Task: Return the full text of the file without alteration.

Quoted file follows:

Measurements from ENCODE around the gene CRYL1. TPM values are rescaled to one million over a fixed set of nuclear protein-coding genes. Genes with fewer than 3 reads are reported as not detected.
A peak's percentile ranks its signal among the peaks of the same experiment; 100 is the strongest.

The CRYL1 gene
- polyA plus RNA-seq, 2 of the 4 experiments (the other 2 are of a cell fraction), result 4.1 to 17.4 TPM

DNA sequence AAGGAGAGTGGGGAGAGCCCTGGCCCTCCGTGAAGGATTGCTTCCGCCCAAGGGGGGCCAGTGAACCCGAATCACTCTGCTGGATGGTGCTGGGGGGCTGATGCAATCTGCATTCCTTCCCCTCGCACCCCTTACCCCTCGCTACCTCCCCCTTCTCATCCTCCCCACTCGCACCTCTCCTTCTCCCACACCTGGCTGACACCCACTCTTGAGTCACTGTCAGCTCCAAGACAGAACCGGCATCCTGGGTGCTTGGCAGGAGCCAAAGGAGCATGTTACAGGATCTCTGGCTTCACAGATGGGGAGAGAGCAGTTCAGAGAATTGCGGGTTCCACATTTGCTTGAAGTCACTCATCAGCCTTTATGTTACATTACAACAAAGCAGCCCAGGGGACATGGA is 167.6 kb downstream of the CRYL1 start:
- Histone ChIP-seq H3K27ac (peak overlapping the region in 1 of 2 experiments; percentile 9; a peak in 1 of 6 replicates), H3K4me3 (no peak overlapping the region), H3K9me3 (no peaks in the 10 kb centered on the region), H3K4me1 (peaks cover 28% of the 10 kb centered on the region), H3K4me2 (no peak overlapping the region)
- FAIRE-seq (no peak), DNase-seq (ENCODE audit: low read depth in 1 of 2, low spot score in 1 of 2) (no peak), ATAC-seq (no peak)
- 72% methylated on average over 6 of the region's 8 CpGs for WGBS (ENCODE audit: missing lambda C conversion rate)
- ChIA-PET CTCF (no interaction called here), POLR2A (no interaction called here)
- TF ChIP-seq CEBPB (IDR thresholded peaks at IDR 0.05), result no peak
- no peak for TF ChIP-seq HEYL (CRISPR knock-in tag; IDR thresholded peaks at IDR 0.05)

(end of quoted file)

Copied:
Measurements from ENCODE around the gene CRYL1. TPM values are rescaled to one million over a fixed set of nuclear protein-coding genes. Genes with fewer than 3 reads are reported as not detected.
A peak's percentile ranks its signal among the peaks of the same experiment; 100 is the strongest.

The CRYL1 gene
- polyA plus RNA-seq, 2 of the 4 experiments (the other 2 are of a cell fraction), result 4.1 to 17.4 TPM

DNA sequence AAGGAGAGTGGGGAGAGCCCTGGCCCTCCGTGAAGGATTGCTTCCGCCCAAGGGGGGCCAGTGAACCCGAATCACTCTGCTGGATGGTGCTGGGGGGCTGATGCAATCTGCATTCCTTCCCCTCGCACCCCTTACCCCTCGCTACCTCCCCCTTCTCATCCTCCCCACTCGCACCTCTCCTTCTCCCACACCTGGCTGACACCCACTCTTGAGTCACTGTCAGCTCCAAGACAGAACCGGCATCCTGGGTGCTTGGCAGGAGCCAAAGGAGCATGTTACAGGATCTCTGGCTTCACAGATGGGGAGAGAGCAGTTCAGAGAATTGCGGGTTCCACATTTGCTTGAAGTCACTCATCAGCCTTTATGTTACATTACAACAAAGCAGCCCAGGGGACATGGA is 167.6 kb downstream of the CRYL1 start:
- Histone ChIP-seq H3K27ac (peak overlapping the region in 1 of 2 experiments; percentile 9; a peak in 1 of 6 replicates), H3K4me3 (no peak overlapping the region), H3K9me3 (no peaks in the 10 kb centered on the region), H3K4me1 (peaks cover 28% of the 10 kb centered on the region), H3K4me2 (no peak overlapping the region)
- FAIRE-seq (no peak), DNase-seq (ENCODE audit: low read depth in 1 of 2, low spot score in 1 of 2) (no peak), ATAC-seq (no peak)
- 72% methylated on average over 6 of the region's 8 CpGs for WGBS (ENCODE audit: missing lambda C conversion rate)
- ChIA-PET CTCF (no interaction called here), POLR2A (no interaction called here)
- TF ChIP-seq CEBPB (IDR thresholded peaks at IDR 0.05), result no peak
- no peak for TF ChIP-seq HEYL (CRISPR knock-in tag; IDR thresholded peaks at IDR 0.05)